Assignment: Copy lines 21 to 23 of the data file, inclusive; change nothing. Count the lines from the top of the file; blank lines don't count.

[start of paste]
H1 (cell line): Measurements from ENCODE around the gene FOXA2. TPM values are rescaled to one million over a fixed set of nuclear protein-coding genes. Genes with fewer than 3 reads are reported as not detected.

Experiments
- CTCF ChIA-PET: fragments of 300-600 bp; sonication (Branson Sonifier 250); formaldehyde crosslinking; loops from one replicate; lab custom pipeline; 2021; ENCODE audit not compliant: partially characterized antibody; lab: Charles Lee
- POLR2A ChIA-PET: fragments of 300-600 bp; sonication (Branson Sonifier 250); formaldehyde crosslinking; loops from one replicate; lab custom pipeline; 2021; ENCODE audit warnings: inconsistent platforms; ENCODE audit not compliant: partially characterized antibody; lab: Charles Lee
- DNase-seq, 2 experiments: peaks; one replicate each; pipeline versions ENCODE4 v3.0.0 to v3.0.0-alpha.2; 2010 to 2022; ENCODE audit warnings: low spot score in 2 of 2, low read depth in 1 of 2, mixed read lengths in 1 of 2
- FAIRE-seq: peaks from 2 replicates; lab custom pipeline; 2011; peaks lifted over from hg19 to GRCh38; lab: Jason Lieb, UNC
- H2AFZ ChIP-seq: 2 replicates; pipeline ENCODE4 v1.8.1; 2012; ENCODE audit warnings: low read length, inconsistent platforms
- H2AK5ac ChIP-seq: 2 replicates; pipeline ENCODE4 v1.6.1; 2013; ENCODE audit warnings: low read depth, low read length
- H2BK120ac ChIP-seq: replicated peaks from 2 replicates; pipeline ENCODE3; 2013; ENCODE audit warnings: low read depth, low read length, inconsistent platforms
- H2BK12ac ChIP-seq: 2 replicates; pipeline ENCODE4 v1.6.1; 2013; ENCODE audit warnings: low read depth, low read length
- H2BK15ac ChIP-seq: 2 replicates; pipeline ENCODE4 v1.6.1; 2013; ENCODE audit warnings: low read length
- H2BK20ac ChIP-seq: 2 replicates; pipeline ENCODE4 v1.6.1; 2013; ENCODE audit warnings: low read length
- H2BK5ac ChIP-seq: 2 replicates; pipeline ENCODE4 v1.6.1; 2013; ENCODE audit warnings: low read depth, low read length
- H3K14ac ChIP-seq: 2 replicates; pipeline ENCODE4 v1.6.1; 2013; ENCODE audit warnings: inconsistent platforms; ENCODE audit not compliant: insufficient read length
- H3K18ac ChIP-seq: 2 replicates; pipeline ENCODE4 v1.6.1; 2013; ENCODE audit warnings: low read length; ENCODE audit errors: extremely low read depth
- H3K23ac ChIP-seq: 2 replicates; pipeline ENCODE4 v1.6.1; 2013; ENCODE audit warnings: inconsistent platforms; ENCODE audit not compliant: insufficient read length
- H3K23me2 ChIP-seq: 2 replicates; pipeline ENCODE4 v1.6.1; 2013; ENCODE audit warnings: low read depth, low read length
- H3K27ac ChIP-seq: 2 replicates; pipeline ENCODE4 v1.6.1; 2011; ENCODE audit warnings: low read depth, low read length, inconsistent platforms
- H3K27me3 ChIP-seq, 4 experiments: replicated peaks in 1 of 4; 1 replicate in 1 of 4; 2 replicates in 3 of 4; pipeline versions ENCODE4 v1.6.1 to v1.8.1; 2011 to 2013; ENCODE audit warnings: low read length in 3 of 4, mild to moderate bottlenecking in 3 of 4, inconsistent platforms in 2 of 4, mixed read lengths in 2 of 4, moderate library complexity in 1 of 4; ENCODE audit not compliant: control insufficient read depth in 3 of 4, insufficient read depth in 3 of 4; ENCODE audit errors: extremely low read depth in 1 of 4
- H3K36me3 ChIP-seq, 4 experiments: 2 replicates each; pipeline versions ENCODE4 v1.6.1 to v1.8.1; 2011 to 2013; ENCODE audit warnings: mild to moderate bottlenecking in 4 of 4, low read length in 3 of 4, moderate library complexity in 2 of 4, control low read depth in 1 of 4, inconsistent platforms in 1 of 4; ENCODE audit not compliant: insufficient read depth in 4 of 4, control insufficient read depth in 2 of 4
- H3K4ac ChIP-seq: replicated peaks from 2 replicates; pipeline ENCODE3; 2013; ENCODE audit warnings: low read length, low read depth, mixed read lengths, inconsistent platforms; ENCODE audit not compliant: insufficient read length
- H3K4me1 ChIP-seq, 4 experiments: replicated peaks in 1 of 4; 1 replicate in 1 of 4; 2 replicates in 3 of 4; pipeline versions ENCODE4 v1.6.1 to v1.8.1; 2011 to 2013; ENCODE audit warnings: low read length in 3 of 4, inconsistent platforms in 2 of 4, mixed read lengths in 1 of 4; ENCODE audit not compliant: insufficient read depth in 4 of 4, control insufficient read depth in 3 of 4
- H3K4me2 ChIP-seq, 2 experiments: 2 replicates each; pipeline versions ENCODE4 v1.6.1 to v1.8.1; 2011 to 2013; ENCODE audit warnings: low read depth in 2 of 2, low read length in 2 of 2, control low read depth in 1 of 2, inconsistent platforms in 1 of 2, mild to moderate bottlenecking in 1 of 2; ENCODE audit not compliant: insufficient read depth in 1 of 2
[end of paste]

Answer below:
- H3K4ac ChIP-seq: replicated peaks from 2 replicates; pipeline ENCODE3; 2013; ENCODE audit warnings: low read length, low read depth, mixed read lengths, inconsistent platforms; ENCODE audit not compliant: insufficient read length
- H3K4me1 ChIP-seq, 4 experiments: replicated peaks in 1 of 4; 1 replicate in 1 of 4; 2 replicates in 3 of 4; pipeline versions ENCODE4 v1.6.1 to v1.8.1; 2011 to 2013; ENCODE audit warnings: low read length in 3 of 4, inconsistent platforms in 2 of 4, mixed read lengths in 1 of 4; ENCODE audit not compliant: insufficient read depth in 4 of 4, control insufficient read depth in 3 of 4
- H3K4me2 ChIP-seq, 2 experiments: 2 replicates each; pipeline versions ENCODE4 v1.6.1 to v1.8.1; 2011 to 2013; ENCODE audit warnings: low read depth in 2 of 2, low read length in 2 of 2, control low read depth in 1 of 2, inconsistent platforms in 1 of 2, mild to moderate bottlenecking in 1 of 2; ENCODE audit not compliant: insufficient read depth in 1 of 2